I need to have a fixed-size array of elements and to call on them functions that require to know about how they're placed in memory, in particular:
glVertexPointer, that needs to know where the vertices are, how distant they are one from the other and so on. In my case vertices would be members of the elements to store.
to get the index of an element within this array, I'd prefer to avoid having an
indexfield within my elements, but would rather play with pointers arithmetic (ie: index of
Element *xwill be
x - & array) -- btw, this sounds dirty to me: is it good practice or should I do something else?
Is it safe to use
std::vector for this?
Something makes me think that an
std::array would be more appropriate but:
Constructor and destructor for my structure will be rarely called: I don't mind about such overhead.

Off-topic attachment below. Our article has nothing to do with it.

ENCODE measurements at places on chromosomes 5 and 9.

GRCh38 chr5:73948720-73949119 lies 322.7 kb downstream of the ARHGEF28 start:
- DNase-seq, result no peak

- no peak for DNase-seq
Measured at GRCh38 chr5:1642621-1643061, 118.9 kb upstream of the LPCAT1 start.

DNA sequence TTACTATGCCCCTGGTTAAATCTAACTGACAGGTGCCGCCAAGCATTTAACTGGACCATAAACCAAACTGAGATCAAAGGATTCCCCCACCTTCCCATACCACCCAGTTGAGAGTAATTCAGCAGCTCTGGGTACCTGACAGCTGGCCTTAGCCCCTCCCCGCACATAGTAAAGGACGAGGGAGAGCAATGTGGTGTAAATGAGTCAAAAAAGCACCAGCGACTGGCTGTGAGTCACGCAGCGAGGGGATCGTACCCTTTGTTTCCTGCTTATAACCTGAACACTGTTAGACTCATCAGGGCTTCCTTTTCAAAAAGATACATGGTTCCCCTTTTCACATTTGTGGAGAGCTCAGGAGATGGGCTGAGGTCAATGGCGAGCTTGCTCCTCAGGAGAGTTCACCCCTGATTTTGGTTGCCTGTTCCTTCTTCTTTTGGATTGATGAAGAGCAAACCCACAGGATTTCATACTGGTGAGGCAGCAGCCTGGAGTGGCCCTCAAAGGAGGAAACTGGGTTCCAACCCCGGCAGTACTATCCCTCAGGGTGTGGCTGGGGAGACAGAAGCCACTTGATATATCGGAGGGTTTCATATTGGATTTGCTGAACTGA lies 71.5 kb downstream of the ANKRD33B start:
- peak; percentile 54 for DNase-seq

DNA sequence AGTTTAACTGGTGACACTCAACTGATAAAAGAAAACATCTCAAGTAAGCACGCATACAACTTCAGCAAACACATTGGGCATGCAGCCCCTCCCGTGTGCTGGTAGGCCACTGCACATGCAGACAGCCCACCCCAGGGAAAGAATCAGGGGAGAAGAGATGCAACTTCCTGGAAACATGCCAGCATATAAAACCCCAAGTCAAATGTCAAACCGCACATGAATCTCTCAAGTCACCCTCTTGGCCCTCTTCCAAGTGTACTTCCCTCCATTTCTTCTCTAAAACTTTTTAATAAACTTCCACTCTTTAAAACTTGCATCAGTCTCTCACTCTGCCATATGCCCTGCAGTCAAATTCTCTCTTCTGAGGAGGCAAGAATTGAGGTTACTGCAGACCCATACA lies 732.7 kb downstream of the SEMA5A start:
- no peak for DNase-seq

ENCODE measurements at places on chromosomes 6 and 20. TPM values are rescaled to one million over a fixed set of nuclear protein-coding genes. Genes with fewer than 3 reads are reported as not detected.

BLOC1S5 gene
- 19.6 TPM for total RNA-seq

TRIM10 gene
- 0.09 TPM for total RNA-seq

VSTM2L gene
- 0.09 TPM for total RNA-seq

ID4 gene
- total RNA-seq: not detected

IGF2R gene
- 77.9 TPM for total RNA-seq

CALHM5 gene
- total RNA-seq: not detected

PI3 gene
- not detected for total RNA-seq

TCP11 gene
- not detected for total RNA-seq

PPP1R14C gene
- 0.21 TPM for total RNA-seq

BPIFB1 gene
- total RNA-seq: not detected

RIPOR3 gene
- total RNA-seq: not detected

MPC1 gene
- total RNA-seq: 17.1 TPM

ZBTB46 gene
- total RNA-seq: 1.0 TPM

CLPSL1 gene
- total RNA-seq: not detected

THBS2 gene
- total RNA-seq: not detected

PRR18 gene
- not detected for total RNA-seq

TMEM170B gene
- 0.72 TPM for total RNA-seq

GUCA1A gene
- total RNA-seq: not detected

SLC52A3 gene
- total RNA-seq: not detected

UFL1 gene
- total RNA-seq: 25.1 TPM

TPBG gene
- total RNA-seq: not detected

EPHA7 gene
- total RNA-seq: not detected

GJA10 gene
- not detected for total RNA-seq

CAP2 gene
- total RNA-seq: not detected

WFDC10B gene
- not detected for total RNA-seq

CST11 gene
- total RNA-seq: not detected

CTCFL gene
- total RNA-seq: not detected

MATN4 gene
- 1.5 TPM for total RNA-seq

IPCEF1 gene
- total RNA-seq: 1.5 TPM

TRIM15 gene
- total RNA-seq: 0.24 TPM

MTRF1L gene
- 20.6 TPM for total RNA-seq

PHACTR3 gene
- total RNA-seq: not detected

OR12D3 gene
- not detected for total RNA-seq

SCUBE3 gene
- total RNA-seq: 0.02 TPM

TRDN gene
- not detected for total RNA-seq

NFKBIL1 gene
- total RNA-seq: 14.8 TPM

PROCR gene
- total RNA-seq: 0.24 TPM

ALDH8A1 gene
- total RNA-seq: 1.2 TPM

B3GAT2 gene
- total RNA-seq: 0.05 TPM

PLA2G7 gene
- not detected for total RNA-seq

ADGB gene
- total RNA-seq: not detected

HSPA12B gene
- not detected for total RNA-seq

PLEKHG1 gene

I'm going to set the
std::vectorcapacity to size I need (the size that would use for an
std::array, thus won't take any overhead due to sporadic reallocation.
I don't mind a little space overhead for
std::vector's internal structure.
I could use the ability to resize the vector (or better: to have a size chosen during setup), and I think there's no way to do this with std::array, since its size is a template parameter (that's too bad: I could do that even with an old C-like array, just dynamically allocating it on the heap).
std::vector is fine for my purpose I'd like to know into details if it will have some runtime overhead with respect to
std::array (or to a plain C array):
I know that it'll call the default constructor for any element once I increase its size (but I guess this won't cost anything if my data has got an empty default constructor?), same for destructor. Anything else?